What do I need for Power?
This leads us to finding what input voltage we need for our LEDs. Input voltage, after all, equals our maximum output voltage for our driver after we take into account the driver circuit overhead voltage. Make sure you know the minimum and maximum input voltages for your LED drivers. For an example we will stick with the Wired 1000mA BuckPuck, which can take input voltages from 7-32VDC. In finding what your input voltage should be for an application you can use this simple formula.
Vo + (Vf x LEDn) = Vin
Vo = Voltage overhead for drivers – 2 if you are using a DC LuxDrive driver or 4 if you are using an AC LuxDrive driver
Vf = Forward voltage of LEDs you wish to power
LEDn = The number of LEDs you want to power
Vin = Input voltage to the driver
For example, if you need to power 6 Cree XPG2 LEDs from a DC power source and you’re using the Wired BuckPuck from above, then Vin would need to be at least 20VDC based on the following calculation.
2 + (3.0 x 6) = 20
This determines the minimum input voltage you need to provide. There is no harm in using a higher voltage up to the maximum input voltage rating of the driver, so since we don’t carry a 20VDC power supply, you will probably stick with a 24VDC Power Supplies in order to run these LEDs.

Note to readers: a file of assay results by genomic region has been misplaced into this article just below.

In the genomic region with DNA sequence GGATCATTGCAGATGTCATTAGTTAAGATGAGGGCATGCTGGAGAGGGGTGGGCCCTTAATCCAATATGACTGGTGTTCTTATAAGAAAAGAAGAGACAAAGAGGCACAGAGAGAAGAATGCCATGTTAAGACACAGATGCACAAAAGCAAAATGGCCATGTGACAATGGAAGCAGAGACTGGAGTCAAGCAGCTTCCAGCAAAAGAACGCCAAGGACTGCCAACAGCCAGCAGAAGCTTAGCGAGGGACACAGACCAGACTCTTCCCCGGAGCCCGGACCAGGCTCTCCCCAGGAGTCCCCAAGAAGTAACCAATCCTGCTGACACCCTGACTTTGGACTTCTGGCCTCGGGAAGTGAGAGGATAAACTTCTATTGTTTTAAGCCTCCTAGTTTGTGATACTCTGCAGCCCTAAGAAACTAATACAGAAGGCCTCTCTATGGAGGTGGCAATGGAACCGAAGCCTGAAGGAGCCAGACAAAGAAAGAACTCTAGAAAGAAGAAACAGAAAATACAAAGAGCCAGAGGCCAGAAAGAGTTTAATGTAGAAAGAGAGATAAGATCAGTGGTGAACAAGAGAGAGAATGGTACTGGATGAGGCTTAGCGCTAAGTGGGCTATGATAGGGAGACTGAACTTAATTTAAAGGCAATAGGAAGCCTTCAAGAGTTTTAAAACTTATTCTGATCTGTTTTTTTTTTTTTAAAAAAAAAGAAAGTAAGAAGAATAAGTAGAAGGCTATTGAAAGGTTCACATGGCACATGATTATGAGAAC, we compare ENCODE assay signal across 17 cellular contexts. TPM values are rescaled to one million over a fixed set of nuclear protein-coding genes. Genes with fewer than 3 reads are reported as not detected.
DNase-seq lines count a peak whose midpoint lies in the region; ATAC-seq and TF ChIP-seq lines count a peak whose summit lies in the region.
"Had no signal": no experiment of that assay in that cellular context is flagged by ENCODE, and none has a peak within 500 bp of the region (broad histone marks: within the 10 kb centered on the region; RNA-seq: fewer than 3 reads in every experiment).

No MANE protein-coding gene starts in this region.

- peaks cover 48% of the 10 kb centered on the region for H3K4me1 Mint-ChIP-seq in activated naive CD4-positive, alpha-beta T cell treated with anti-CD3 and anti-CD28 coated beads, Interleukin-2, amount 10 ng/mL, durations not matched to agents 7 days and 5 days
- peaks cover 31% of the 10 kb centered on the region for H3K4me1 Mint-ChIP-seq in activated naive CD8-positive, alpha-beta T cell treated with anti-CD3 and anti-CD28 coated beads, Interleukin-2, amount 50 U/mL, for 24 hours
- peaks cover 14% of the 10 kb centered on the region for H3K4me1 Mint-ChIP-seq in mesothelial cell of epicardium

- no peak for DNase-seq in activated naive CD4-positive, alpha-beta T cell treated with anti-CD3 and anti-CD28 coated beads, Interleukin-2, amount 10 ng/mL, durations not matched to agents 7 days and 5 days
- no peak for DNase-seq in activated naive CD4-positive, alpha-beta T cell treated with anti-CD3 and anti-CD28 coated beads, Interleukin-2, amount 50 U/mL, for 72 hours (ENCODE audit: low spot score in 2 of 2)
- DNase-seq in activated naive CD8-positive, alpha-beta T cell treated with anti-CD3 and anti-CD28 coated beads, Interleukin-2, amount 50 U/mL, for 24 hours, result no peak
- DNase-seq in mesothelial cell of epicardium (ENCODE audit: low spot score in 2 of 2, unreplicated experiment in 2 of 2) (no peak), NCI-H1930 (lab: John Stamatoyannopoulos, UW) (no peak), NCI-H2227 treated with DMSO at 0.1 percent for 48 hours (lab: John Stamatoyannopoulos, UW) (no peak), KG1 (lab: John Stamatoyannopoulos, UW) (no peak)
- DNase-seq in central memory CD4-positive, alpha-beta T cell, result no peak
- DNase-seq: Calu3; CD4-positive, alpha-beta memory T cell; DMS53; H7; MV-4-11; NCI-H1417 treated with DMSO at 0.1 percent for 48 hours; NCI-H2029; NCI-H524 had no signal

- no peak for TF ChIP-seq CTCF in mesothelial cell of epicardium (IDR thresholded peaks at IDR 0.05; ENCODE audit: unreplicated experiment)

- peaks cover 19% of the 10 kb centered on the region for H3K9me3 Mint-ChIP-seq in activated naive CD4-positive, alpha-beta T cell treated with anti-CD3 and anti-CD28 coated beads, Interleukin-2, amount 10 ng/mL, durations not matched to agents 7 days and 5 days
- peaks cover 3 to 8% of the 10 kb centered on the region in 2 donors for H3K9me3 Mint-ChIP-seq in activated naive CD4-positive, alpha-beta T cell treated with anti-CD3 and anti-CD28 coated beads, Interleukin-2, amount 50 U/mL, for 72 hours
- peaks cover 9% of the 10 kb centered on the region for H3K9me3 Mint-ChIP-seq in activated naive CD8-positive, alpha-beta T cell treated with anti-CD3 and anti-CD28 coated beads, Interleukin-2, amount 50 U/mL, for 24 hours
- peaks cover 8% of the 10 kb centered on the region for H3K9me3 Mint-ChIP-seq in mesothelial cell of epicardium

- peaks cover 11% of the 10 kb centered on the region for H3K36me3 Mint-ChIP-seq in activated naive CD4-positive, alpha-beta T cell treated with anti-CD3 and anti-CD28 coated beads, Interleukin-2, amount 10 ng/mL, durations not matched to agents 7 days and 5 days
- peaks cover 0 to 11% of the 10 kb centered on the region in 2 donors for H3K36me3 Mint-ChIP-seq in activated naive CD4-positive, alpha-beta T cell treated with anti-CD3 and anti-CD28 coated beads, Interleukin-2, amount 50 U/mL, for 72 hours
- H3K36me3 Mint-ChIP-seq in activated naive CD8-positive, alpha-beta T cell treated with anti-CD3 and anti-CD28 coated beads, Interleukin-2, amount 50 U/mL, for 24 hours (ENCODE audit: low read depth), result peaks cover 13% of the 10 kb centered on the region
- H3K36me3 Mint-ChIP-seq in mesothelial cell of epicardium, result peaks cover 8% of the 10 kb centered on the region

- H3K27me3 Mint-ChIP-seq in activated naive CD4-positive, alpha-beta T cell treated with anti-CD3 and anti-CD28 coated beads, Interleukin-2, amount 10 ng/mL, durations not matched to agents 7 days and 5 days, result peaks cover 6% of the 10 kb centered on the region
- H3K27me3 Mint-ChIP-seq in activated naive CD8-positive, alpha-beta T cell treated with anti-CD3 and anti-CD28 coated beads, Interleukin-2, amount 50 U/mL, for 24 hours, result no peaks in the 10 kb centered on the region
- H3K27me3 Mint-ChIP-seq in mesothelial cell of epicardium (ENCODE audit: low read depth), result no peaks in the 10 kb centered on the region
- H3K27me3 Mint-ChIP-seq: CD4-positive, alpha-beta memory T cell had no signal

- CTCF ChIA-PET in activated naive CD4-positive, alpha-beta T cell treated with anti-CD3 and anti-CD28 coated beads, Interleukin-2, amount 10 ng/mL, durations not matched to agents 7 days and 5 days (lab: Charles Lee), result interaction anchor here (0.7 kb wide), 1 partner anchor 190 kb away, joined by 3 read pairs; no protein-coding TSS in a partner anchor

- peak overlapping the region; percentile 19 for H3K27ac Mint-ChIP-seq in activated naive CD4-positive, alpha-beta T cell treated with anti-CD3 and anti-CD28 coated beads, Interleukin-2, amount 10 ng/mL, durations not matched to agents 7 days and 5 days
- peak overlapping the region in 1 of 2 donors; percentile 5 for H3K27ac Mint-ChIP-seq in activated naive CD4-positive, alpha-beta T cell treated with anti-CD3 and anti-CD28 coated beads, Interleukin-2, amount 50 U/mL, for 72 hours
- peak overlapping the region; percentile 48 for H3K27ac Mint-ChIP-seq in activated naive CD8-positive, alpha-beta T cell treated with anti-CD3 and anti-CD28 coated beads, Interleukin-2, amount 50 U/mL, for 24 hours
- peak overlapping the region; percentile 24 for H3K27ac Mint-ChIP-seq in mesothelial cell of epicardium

Now this helps us make sure the voltage works, but in order to find the right power supply we also need to find the wattage of the whole LED circuit. The calculation for LED wattage is:
Vf x Drive Current (in Amps)
Using the 6 XPG2 LEDs from above we can find our watts.
3.0 V x 1A = 3 Watts per LED
Total Wattage for the circuit = 6 x 3 = 18 watts
When calculating the appropriate power supply wattage for your project, it’s important to allow a 20% ‘cushion’ to your wattage calculation. Adding this 20% cushion will prevent the power supply from being over-worked. Overworking the power supply can cause the LEDs to flicker or cause premature failure of the power supply. Just calculate the cushion by multiplying the total wattage by 1.2. So for our above example we would want at least 21.6 watts (18 x 1.2 = 21.6). The closest common power supply size will be 25 watts so it would be within your best interest to get a 25 Watt Power supply with a 24 Volt output.
What if I don’t have enough voltage? Using an LED Boost Driver (FlexBlock)
The FlexBlock LED drivers are boost drivers which means they can output a higher voltage than what is supplied to them. This allows you to power more LEDs in-series with a single LED driver. This is extremely helpful in applications where your input voltage is limited and you need to get